The following log entries were submitted by Harris Tooley, a volunteer aboard the Lady Washington.
August 3, 2009
I got on the Lady Washington a little over two weeks ago. I had never sailed before in my life and I really had no idea what I was in for. I came aboard while the Lady was on Lake Union. Within the first two days that I was aboard we sailed a few times and transited to Kirkland. The lake was just beautiful. As I’m sure is the case for most volunteers the first days and sails are somewhat of a blur, and only now can I look back at all and try and parse out what I was doing and how much of it was right or wrong. The latter being the more common case.
Kirkland was sort of a land of delights. There was a jazz festival of sorts going on [Kirkland Uncorked, ed.] at the top of the dock and people wouldn’t stop stopping by to take a look at the ship. It was great to see so many people who were so interested in the history of the Lady, maritime history in general, tall ships, and Johnny Depp.
We were docked in Kirkland for a few days, and during those few I started to learn about the lines on the ship. We had sail training and I learned how to climb up the rigging. That was and will continue to be one of my favorite memories of the actual work on board. The height is just spectacular and on the first trip up Mark Scibinico (bosun) and I furled the main topgallant. We went through all the safety instructions and furled more sails and it was a sad moment when we had to go back down. Though, I was comforted by the fact that we would doing quite a bit more work aloft.
Let me now comment on the cooking aboard the Lady: It is great. Daisy, our cook, manages to make three wonderful meals a day, handles the sails, and is our gunner. Enough said.
We received two more crew members in Kirkland, Kelly and Tiny. Kelly had just gotten through with her two weeks before the mast and was back for more, and Tiny is a longtime member of the crew. After Kirkland we then transited to Anacortes. The transit for me was somewhat rough. I got pretty seasick, and later, when we had arrived in Anacortes, I asked Jimmy McManus, the mate, if it had been rough the night before. His reply was that it was only a gentle swell.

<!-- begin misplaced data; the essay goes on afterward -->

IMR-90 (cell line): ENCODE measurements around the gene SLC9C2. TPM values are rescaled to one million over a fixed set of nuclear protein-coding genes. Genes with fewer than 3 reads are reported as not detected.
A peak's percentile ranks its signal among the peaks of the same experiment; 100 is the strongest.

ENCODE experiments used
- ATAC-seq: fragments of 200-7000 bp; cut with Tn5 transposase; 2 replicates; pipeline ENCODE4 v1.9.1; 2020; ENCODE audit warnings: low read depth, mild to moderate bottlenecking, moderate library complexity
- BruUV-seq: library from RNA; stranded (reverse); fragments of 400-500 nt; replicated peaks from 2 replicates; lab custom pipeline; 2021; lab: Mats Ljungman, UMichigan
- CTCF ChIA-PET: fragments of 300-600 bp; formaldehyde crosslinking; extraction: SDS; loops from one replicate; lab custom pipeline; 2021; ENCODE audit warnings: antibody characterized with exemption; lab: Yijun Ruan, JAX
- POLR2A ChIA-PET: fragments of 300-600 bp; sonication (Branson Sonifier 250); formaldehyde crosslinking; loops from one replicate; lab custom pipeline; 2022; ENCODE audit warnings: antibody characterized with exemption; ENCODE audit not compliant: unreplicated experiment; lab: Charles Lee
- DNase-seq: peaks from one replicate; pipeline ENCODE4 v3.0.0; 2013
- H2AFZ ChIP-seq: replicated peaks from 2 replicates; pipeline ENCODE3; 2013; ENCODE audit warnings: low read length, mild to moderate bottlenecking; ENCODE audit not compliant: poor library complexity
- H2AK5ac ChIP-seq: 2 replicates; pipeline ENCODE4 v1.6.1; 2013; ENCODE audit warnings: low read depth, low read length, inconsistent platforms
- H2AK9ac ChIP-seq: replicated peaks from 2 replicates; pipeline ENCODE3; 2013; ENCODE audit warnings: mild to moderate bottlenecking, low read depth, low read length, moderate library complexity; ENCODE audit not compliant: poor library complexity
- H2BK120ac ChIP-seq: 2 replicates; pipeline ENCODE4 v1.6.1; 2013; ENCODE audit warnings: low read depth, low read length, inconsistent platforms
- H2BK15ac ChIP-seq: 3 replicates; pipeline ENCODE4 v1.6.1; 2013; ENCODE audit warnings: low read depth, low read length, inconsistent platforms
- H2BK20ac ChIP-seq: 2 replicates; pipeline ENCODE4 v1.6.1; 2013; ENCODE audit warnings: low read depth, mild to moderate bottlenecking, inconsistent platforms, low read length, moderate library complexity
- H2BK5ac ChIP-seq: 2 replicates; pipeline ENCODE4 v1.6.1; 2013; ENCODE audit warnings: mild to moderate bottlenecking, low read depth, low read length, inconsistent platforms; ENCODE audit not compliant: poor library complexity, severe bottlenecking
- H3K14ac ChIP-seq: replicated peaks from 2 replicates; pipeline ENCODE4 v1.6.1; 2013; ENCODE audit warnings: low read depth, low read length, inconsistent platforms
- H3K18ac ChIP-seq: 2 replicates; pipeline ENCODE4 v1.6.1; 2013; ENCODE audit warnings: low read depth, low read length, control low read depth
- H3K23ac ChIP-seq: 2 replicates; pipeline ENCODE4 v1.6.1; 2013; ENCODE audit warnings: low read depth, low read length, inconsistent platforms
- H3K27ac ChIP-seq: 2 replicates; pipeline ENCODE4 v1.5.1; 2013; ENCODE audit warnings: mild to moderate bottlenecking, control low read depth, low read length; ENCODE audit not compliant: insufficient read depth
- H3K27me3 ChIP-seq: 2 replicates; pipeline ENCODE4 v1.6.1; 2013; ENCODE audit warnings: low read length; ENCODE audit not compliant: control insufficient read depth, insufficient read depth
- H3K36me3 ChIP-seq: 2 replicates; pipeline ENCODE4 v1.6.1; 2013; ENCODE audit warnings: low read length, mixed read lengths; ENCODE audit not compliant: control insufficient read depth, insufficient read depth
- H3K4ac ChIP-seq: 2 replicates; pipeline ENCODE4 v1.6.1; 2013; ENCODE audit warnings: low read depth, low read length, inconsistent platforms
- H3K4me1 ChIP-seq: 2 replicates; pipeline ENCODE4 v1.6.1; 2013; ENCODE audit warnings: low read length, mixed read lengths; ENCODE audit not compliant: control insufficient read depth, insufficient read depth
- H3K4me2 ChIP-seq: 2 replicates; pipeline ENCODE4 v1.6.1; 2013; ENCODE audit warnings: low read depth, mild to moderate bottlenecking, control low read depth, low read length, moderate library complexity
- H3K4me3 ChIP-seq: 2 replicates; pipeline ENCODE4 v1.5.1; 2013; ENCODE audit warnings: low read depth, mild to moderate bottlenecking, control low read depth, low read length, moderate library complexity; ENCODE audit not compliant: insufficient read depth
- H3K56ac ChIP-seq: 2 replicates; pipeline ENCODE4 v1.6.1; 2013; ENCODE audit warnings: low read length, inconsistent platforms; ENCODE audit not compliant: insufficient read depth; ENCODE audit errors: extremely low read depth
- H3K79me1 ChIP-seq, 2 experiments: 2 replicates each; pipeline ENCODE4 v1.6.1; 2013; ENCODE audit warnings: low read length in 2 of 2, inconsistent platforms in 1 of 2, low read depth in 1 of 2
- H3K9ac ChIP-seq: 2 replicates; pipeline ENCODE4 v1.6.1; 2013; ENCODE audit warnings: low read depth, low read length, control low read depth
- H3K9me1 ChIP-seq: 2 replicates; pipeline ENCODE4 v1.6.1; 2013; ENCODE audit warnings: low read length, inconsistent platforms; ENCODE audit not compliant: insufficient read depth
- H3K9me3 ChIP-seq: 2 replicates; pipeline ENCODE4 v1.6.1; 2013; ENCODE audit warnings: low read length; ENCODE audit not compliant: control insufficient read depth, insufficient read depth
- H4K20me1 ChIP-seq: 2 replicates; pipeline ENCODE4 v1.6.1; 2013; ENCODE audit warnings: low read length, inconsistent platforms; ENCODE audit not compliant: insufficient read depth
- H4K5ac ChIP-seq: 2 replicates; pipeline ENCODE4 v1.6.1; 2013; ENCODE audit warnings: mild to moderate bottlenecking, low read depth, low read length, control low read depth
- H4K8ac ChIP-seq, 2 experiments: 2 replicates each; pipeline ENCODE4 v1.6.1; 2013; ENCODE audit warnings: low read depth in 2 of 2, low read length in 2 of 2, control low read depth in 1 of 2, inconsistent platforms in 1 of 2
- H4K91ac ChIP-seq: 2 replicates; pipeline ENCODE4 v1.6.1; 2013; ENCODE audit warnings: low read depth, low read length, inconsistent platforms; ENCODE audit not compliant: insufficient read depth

Anacortes and Family Camp
Throughout all of this, we had sunny days and cool nights. We picked up boat load of passengers for family camp, supplies and groceries, and the longboat, the Hewitt R. Jackson, then set out for the San Juan Islands. The islands are unimaginably beautiful. We split our passengers up into three watches and then rowed two watches ashore to Sucia Island. It was getting dark and we had to row the longboat back and forth twice, I was determined to row as much as possible, and my wishes were granted, as will be evident later.
Everyone was in high spirits and we dined heavily on s’mores. We had warm fire and heard quite a few good stories. Jimmy and Tiny took turns telling stories about other tall ships and, of course, the Lady. We all drifted off to sleep eventually.
The next two days we spent on Sucia exploring the island and getting to know the campers. We hiked all over, went rock climbing, hunted through tide pools, rowed back and forth between the ship and shore. We were not alone on the island. Besides vacationers and boaters we were camped only a little ways from the Hawaiian Chieftain’s shore party. They were in the midst of youth camp and had set off from Anacortes at the same time that we had. It was very fun to get to see them occasionally popping up all over the place.
We then headed to Stuart Island for one night. It was my watches night to be on anchor watch and so I really didn’t get to spend too much time on Stuart, but anchor watch is a very fun little adventure of its own accord. We rowed back and forth between the camp and the Lady. And then Mark started to pull out the masts for the longboat. Mark loves sailing, and the Hewitt R. Jackson is a fine sailer. We sailed onto the dock at Stuart a couple of times, which was pretty awesome.
Lopez Island was the last we visited during family camp. Mark took people out sailing in the longboat again and we set up our camp overlooking the salt marsh. We had the threat of rain that night and we had to build shelters out of seine twine and drift wood, and then covered them with tarps. As someone mentioned at the time, if we were to not put up any tarps, it would rain, and if we put them all up, it would be as dry as a bone. We put up all the tarps.
The next day we headed back to Anacortes. It was sad to say goodbye to our friends from family camp. They had all fallen into a sort of rhythm with us and were as much a part of the crew as they were campers. They were all troopers. All the times that we raised the anchor, Bob, Randy, Jerry, Jeff, and Tommy all would ask to work the windlass. They would set a pace that I had a hard time keeping up with. It seemed like we lost a large part of the crew when we got back to Anacortes.